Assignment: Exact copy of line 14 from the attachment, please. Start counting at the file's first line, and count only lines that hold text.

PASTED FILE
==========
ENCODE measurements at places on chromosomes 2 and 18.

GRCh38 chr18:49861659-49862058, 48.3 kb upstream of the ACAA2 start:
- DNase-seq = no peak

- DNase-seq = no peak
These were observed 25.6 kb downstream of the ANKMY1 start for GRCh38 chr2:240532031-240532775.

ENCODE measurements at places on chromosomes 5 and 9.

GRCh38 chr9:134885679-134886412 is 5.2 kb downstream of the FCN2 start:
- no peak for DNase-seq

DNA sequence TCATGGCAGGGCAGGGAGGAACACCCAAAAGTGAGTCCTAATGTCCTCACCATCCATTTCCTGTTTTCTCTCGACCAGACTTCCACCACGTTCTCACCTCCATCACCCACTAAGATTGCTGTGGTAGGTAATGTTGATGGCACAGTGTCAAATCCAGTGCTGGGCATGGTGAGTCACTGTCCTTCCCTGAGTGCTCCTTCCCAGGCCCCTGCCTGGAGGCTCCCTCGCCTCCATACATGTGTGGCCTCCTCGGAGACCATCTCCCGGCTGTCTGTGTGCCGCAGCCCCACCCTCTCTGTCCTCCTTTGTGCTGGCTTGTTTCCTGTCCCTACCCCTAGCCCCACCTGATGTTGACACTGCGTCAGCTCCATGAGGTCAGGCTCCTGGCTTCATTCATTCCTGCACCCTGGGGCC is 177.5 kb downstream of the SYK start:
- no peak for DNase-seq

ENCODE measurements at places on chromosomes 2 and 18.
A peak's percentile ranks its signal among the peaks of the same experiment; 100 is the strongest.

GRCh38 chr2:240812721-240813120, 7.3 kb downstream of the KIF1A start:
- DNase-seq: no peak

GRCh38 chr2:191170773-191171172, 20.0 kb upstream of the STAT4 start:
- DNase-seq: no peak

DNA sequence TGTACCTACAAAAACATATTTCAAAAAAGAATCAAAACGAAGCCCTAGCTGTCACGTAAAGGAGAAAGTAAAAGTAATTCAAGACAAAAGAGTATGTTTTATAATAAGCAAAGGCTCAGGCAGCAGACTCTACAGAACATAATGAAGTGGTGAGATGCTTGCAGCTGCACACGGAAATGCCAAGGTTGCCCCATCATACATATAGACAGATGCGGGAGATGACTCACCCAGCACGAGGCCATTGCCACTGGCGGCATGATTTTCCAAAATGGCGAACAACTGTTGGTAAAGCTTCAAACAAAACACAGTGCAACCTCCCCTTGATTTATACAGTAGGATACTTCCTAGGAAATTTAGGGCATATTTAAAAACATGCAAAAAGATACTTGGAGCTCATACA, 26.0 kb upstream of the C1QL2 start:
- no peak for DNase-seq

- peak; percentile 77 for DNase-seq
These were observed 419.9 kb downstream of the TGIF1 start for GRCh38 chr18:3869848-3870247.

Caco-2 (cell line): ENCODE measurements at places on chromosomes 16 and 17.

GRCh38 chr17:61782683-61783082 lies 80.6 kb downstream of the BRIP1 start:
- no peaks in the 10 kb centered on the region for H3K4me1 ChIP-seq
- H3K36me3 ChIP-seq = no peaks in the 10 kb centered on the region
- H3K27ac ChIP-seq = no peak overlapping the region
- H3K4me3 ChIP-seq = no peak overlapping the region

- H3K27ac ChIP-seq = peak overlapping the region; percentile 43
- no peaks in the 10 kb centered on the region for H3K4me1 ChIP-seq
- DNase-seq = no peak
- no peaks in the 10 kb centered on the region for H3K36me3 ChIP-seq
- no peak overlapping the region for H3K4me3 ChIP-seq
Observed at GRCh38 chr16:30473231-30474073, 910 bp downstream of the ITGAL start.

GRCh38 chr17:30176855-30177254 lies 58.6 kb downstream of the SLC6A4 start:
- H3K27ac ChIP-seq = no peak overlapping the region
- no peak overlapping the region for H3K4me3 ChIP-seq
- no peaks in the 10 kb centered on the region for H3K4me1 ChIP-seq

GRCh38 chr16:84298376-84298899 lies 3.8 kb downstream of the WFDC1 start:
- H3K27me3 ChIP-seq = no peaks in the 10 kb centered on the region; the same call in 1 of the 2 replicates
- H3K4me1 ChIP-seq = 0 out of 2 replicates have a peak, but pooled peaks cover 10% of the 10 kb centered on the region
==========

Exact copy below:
- DNase-seq: no peak